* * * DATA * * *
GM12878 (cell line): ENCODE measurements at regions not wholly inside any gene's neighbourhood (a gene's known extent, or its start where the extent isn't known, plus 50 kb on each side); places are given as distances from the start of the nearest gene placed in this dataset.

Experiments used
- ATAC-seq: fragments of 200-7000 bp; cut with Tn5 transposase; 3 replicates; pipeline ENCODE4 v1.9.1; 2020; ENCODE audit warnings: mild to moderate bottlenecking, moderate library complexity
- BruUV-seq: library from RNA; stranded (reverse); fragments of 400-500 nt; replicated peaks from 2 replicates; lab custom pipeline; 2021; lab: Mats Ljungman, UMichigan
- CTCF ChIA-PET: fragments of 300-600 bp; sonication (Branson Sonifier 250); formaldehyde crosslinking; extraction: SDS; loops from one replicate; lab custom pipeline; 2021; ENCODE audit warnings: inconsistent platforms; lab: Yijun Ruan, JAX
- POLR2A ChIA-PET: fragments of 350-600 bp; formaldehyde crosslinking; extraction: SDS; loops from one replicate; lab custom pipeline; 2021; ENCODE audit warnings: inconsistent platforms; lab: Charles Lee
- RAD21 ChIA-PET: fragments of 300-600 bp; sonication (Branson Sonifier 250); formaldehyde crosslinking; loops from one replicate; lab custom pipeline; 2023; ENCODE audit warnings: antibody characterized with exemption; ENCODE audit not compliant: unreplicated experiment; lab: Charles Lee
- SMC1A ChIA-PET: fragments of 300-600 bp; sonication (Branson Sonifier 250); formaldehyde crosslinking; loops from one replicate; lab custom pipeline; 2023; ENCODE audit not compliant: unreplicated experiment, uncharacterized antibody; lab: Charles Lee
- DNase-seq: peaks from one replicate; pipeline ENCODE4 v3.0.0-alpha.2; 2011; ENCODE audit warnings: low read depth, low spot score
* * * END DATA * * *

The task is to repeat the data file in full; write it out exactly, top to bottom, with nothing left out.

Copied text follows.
GM12878 (cell line): ENCODE measurements at regions not wholly inside any gene's neighbourhood (a gene's known extent, or its start where the extent isn't known, plus 50 kb on each side); places are given as distances from the start of the nearest gene placed in this dataset.

Experiments used
- ATAC-seq: fragments of 200-7000 bp; cut with Tn5 transposase; 3 replicates; pipeline ENCODE4 v1.9.1; 2020; ENCODE audit warnings: mild to moderate bottlenecking, moderate library complexity
- BruUV-seq: library from RNA; stranded (reverse); fragments of 400-500 nt; replicated peaks from 2 replicates; lab custom pipeline; 2021; lab: Mats Ljungman, UMichigan
- CTCF ChIA-PET: fragments of 300-600 bp; sonication (Branson Sonifier 250); formaldehyde crosslinking; extraction: SDS; loops from one replicate; lab custom pipeline; 2021; ENCODE audit warnings: inconsistent platforms; lab: Yijun Ruan, JAX
- POLR2A ChIA-PET: fragments of 350-600 bp; formaldehyde crosslinking; extraction: SDS; loops from one replicate; lab custom pipeline; 2021; ENCODE audit warnings: inconsistent platforms; lab: Charles Lee
- RAD21 ChIA-PET: fragments of 300-600 bp; sonication (Branson Sonifier 250); formaldehyde crosslinking; loops from one replicate; lab custom pipeline; 2023; ENCODE audit warnings: antibody characterized with exemption; ENCODE audit not compliant: unreplicated experiment; lab: Charles Lee
- SMC1A ChIA-PET: fragments of 300-600 bp; sonication (Branson Sonifier 250); formaldehyde crosslinking; loops from one replicate; lab custom pipeline; 2023; ENCODE audit not compliant: unreplicated experiment, uncharacterized antibody; lab: Charles Lee
- DNase-seq: peaks from one replicate; pipeline ENCODE4 v3.0.0-alpha.2; 2011; ENCODE audit warnings: low read depth, low spot score